Photo Transfer. I use this App quite a bit. I take a lot of pictures with the iPhone. This App makes it a simple process of transferring those photos to the iPad via WiFi. Simple, straightforward and it works.

Games. I don’t play games much. I just don’t have the time to. But there are few that have found a home on my iPad for those moments when I need either a few minutes of diversion or I just want to blow something up. Fieldrunners is a classic tower defense game and I have it on both my iPhone and iPad. I’ve always been a big Risk fan. I spent many a summer night working at an outdoor drama playing double board risk with colleagues in my youth. I’ve tried every Risk clone there is on multiple platforms. Anyone remember the name of the Risk-like game that ran on the GEOS operating system for the Commodore 64? I loved that game but can’t remember the name of it. Well, Electronic Arts has released an iPhone version of Risk that looks pretty good using the pixel doubling on the iPad. It looks good and plays well, but it is a bit too cluttered with all the bells and whistles it offers for my tastes. A Risk Clone, Lux DLX2 offers a similar Risk-like experience and I find I like it more as it feels less cluttered. Strategery is also a Risk-like game that I like quite a bit. I’m also a big Mahjong fan, and at the moment Mahjong HD occupies some space on the iPad.

Weather HD is a unique way of looking at your typical weather forecast. It offers some high res video of your current weather conditions as well as a quick at a glance look at the forecast. It is more of a novelty than anything else, but I find myself using it with some frequency. I guess I like moving pictures.

Shakespeare Pro. (pictured at the top of this post.) Yeah, I’m a theatre guy. Being able to have The Complete Works of William Shakespeare on my iPad is kind of a requirement, but it is also a joy. There are many ways to have the Bard’s plays available digitally on your iPad. Heck, I think there are Apps of each play available. I also have them in the Kindle App, but I really like the Shakesepeare Pro App from Readdle. It contains all the plays, all the sonnets, and some lovely graphics. There are less expensive options from the same developer, but I like this app very much.

I’ve checked out a few iPad accessories and for the moment I’ve got a few top choices when it comes to cases, stands, and the like. I’ve tried out several iPad cases, but the Macally Case and Book Stand is the one I always come back to. It doesn’t add real bulk to the device and thus is easy to tote and also use on a stand. Or it can be used as a stand itself for both typing and viewing, and I think the reason I like it the most is that the microfiber on the inside cover always seems to clean off most of the fingerprints and smudges on my screen between iPad uses. Unfortunately, that same microfiber finish on the exterior attracts far too much dirt and grime. That’s probably why I keep looking at different cases. Case manufacturers should take a hint and include microfiber finishes on the entire of their cases.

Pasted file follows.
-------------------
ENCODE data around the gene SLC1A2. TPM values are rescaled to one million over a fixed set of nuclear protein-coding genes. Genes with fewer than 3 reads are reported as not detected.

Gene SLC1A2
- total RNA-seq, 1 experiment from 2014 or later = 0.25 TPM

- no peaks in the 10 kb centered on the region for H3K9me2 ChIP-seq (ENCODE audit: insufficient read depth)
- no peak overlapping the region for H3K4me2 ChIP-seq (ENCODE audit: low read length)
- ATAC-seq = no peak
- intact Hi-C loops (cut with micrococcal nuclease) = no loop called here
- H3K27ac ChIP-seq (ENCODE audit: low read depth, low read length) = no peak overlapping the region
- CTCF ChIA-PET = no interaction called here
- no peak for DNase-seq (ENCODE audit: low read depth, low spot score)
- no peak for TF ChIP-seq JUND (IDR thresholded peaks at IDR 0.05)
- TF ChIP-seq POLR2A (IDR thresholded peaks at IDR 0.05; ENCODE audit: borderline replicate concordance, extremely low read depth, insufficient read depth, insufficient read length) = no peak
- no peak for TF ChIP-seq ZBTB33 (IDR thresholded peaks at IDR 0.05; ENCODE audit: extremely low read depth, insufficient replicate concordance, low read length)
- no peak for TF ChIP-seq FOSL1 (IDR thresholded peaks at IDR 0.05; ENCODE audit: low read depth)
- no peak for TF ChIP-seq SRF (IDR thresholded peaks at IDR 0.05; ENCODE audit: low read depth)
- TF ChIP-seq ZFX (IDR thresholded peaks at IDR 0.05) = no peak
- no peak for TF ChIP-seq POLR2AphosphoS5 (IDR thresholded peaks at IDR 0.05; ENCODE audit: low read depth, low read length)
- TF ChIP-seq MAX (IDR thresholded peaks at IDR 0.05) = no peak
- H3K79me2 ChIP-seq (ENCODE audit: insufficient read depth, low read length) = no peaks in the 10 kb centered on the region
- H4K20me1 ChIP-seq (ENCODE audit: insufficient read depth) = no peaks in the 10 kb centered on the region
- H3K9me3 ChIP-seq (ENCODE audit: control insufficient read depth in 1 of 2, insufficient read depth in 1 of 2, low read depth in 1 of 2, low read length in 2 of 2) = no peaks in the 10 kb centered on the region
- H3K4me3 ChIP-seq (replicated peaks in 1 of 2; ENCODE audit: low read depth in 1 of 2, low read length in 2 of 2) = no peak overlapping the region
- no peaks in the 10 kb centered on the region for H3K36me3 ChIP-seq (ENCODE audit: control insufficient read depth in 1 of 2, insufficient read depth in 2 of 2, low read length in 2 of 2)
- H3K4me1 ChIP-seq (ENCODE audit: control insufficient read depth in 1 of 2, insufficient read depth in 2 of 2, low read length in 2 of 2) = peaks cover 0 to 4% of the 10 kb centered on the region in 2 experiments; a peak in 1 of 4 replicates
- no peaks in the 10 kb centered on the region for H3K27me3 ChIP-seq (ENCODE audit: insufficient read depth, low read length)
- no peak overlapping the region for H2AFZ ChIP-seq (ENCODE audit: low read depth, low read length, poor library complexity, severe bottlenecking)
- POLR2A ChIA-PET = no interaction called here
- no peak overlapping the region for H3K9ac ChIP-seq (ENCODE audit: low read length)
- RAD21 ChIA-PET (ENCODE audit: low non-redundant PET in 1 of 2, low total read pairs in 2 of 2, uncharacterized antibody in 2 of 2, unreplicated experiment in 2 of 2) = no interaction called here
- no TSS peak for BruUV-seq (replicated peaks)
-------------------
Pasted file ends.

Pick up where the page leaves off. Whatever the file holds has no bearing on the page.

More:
I have also really become enamored of the Compass stand I blogged about a short time ago. I stumbled on this in the Apple Store before it had gotten much publicity. I really like how the Compass stand works and is so easily tote-able.

I know these seem to still be in short supply, but the iPad Camera Kit is a must have accessory if you use a camera that stores pictures on an SD card. I use it all the time when I snapping pictures with my digital camera. This has become a great accessory to have when I visit my mother who is ailing. She loves to see pictures on the iPad, and I take quite a few to show her on each visit.

The PogoSketch stylus is, at the moment, my stylus of choice. It works well with Inking in Penultimate, but I’d still prefer more control over the conductive tip. I’ve ordered a couple of new styli that should be arriving soon, so hopefully I’ll find one that I like better.

Summing it all up.
I continue to really enjoy the iPad as both a consumption device, and increasingly a work tool. The Apps I’m using have a utility that works for me, and seem to have constant attention from the developers. I’ve said all along that Apps are going to make the iPad (and any Tablet platform) more than just a cool gadget. Increasingly, I think that it isn’t just the Apps, but the ones that are constantly moving forward though updates that will ultimately define the iPad. I find that in the ensuing months since my last update how I’m using the iPad isn’t much different, but the updated Apps are making what I currently do easier, and consequently making me more productive. To be honest, I’m a bit surprised that we haven’t seen as many new Apps as we have. Oh, sure there’s volume, but with volume comes a lot of crap. But, I would have thought that by midsummer we’d have seen a wider array of iPad apps that push the envelope than we have seen so far.